“In our study, an increasing number of days to border closures was associated with a higher caseload, and more restrictive public health measures (such as a full lockdown compared to partial or curfew only measures) were associated with an increase in the number of recovered cases per million population,” according to the study. “These findings suggest that more restrictive public health practices may indeed be associated with less transmission and better outcomes.”
Dr. Popescu says a more targeted approach, similar to efforts taken in New York, is more effective, adding that curfews can often have the effect of trading one risk for another.
“If you look at maybe zip codes that have a lot of COVID cases right now, high incidence prevalence, what New York is really doing in that they’re focusing those efforts on high-risk environments, I think that’s a much better approach instead of a curfew really we have minimal data to support, and people are more likely to break it, and, you know, you’re impacting things in ways that really aren’t beneficial,” she said.
For Dr. Adalja, curfews and lockdowns don’t address the major challenge – creating a better public health infrastructure.
“You have to build a sustainable approach that doesn’t rely on lockdowns but relies upon testing, tracing and isolating, and there just seems to be no political will in this country to do that, and I think, until we do that, this is going to be the cycle,” he said. “This is what we told people back in January would happen and told them again in the summer, and we’re telling them again now, that, unless you invest in the public health infrastructure, unless you build the ability to contract trace and have your citizens be able to be tested at the drop of a pin, that they could just go to their kitchen and get tested at home, you’re going to continue to have this type of seesaw effect between everybody asking for more mitigation efforts, and then they occur, and cases come back up as soon as they lift.”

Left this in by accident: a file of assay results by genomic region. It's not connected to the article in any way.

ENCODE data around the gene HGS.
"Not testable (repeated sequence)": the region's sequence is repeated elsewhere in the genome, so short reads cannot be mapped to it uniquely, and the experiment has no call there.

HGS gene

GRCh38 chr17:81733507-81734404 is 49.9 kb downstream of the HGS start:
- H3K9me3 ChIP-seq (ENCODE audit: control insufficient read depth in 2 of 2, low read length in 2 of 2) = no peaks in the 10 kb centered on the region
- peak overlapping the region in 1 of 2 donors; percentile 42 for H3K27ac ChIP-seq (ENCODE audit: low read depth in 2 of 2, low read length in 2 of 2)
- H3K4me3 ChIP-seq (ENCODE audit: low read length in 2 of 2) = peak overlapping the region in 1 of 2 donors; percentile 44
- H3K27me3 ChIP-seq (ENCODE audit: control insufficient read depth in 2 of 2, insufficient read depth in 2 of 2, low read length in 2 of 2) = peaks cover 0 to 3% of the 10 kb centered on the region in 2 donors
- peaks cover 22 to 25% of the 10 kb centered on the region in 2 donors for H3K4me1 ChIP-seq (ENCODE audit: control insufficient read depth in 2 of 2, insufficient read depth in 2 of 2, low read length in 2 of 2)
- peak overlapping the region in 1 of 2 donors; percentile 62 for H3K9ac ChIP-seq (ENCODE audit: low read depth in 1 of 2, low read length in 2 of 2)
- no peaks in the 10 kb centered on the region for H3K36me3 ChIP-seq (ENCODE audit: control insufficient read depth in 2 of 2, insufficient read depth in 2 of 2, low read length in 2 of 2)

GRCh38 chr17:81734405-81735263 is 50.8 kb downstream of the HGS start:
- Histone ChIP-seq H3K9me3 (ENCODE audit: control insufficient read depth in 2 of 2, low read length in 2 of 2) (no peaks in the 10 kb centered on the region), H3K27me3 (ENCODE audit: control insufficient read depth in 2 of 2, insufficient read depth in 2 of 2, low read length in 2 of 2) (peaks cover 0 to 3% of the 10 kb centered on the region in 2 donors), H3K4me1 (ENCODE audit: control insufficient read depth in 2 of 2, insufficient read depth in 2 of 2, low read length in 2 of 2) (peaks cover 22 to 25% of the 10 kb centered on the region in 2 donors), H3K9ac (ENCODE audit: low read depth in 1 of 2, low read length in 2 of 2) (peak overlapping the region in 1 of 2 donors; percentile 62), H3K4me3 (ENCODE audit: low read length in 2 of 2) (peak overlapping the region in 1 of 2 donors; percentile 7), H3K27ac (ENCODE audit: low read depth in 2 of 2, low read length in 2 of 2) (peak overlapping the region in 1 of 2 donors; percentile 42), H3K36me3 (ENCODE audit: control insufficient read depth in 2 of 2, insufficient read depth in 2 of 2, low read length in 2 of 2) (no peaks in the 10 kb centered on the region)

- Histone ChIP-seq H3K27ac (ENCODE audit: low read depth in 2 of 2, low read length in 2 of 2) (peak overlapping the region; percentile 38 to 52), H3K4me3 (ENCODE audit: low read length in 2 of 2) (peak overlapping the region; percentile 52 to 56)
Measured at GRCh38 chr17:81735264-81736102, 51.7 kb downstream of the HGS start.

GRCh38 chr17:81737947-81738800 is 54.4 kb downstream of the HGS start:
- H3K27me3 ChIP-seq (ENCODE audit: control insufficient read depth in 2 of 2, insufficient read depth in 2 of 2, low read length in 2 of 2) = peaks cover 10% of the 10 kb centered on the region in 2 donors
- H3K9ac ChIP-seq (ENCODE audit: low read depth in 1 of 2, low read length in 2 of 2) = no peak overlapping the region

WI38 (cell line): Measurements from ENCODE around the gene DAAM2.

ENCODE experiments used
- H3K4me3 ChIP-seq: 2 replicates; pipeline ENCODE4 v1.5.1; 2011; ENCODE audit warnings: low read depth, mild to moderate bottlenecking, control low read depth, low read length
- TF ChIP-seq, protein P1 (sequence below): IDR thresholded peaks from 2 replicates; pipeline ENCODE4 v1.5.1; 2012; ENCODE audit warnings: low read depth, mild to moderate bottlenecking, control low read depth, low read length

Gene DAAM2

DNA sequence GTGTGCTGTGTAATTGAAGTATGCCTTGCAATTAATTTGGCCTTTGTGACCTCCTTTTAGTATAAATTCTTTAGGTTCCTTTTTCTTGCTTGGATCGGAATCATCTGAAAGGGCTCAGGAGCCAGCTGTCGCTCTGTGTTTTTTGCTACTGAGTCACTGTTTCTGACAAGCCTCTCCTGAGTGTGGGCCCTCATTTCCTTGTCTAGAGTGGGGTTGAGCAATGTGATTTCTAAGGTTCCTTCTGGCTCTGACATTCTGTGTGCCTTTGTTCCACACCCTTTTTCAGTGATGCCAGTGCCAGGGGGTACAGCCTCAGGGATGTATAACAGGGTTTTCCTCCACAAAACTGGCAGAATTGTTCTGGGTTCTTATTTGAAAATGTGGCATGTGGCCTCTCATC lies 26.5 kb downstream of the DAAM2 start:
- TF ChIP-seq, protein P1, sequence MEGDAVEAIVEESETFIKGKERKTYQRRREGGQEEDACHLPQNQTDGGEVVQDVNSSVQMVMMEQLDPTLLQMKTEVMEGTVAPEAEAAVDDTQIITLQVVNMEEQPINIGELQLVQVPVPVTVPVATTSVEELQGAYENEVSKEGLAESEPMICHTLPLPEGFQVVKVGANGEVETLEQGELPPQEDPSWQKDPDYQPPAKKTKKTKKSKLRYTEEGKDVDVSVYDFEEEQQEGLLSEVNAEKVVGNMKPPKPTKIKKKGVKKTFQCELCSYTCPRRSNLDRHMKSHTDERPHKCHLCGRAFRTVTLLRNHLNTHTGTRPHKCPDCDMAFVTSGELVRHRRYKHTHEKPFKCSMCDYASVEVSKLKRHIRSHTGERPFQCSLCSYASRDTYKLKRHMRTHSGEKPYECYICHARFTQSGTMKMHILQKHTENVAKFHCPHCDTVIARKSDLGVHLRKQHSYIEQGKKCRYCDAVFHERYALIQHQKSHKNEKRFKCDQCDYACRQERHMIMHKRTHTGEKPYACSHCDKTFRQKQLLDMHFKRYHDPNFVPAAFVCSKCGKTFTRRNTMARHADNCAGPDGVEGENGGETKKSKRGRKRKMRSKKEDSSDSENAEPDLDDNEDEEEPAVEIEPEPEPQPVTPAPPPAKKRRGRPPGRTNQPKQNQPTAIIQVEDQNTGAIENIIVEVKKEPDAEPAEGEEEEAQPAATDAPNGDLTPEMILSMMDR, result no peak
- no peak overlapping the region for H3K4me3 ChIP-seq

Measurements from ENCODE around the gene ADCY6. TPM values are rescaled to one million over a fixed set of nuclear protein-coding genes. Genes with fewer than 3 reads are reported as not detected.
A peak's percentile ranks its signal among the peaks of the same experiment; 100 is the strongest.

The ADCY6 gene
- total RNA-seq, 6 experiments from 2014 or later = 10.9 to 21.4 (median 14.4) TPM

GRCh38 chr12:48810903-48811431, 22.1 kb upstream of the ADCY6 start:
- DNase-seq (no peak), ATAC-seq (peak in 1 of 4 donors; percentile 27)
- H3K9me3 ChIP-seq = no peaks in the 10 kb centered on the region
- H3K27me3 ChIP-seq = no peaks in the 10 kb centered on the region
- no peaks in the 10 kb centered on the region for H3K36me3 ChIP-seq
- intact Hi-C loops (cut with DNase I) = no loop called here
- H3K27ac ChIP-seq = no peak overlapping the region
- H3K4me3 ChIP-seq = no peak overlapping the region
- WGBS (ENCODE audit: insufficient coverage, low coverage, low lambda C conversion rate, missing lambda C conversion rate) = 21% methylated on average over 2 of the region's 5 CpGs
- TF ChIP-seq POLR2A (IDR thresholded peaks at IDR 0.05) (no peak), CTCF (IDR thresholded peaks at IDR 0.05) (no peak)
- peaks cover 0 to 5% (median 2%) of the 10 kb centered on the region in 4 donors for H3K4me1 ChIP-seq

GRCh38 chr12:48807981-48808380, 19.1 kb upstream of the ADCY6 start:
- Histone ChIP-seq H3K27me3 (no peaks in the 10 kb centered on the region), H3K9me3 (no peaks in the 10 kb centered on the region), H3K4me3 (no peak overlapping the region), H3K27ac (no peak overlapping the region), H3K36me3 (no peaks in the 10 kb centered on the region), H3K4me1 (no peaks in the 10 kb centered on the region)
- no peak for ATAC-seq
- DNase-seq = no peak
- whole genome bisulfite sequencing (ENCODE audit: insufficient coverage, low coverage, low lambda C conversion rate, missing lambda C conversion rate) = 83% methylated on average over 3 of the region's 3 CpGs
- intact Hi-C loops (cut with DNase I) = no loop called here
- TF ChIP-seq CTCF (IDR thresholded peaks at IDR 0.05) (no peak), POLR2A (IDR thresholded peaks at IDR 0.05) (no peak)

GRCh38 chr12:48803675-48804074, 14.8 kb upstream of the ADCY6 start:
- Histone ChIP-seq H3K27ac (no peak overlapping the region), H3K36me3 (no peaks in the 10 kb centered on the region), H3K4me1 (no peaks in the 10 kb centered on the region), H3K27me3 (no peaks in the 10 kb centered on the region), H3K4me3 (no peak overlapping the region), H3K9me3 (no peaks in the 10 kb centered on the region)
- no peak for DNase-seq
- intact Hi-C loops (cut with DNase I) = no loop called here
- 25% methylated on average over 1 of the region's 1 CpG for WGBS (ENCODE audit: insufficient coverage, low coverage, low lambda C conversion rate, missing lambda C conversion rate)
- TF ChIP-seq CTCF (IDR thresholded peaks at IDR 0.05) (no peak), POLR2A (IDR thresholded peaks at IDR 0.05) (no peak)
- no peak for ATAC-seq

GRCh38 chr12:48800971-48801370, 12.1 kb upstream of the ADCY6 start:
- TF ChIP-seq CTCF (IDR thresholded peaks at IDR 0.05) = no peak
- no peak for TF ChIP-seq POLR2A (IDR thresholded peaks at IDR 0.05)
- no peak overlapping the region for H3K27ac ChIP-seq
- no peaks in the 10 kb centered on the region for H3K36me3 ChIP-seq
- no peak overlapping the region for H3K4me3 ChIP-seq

Parasidis also believes curfews can miss the mark.
“I’m not sure that a curfew sends a serious message that there is a dire need to limit in-person interactions in places like gyms, restaurants and bars,” he said. “Restricting in-person dining might make that a more serious message. We have our priorities backwards. We’re closing schools. We’re putting strain on children, on families, while at the same time allowing bars and restaurants to stay open when it’s clear that that’s the place where the primary spread is happening.”
He says the governor is trying to draw a fine line between keeping businesses open and people working and doing what he can to control the spread.
“Part of the problem with closing or limiting in-person dining, closing restaurants and bars, etc., is that this will have a real impact on people’s lives, their livelihood and sometimes their access to healthcare,” he said. “So the more that the state can actually expand unemployment benefits and give people access to healthcare, that might help soften the blow of these more additional closures that are necessary.”